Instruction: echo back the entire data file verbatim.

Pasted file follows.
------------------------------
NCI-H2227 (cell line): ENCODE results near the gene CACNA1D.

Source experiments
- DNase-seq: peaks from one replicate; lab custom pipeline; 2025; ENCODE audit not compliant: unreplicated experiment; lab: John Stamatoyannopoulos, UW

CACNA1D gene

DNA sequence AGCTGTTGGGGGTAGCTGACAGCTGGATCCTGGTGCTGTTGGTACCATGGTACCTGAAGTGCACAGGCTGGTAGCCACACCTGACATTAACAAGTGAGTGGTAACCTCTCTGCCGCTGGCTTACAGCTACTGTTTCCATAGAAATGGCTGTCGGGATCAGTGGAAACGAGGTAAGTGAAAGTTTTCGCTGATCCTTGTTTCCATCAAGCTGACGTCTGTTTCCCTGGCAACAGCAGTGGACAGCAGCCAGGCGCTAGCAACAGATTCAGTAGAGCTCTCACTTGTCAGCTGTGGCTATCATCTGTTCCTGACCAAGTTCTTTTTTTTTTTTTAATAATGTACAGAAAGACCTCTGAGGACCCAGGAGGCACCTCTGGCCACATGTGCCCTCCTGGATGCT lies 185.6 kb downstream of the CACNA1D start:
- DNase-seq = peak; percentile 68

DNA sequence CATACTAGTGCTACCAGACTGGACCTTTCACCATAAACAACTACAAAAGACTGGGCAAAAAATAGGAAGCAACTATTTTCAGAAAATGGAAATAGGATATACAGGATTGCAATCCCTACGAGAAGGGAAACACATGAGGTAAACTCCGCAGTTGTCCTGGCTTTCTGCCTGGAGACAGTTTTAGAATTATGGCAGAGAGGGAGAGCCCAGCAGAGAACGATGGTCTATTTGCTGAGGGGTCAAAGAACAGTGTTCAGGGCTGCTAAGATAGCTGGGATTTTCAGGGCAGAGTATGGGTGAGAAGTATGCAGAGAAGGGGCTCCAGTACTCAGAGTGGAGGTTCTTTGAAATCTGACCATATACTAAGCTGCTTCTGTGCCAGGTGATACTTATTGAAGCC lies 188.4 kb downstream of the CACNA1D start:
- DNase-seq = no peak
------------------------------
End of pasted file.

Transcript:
NCI-H2227 (cell line): ENCODE results near the gene CACNA1D.

Source experiments
- DNase-seq: peaks from one replicate; lab custom pipeline; 2025; ENCODE audit not compliant: unreplicated experiment; lab: John Stamatoyannopoulos, UW

CACNA1D gene

DNA sequence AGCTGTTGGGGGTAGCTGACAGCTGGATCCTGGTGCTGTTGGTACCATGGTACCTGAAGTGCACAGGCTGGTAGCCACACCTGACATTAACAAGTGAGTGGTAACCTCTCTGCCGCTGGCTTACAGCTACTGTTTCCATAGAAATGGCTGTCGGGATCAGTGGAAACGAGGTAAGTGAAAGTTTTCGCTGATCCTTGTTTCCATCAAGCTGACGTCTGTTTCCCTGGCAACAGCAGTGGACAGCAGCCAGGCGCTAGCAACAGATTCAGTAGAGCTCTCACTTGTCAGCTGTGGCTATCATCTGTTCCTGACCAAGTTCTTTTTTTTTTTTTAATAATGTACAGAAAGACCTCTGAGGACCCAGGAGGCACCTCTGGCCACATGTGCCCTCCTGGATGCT lies 185.6 kb downstream of the CACNA1D start:
- DNase-seq = peak; percentile 68

DNA sequence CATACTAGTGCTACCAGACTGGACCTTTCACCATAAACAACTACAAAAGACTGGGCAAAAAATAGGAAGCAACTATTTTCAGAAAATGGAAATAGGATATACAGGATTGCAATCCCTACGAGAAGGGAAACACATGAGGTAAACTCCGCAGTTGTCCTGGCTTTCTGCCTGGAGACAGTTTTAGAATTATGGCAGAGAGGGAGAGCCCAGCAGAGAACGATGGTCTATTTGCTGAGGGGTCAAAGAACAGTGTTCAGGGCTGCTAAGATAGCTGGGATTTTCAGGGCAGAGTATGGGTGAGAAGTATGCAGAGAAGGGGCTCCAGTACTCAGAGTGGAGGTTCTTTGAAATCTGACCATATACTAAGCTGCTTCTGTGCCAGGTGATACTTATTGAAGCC lies 188.4 kb downstream of the CACNA1D start:
- DNase-seq = no peak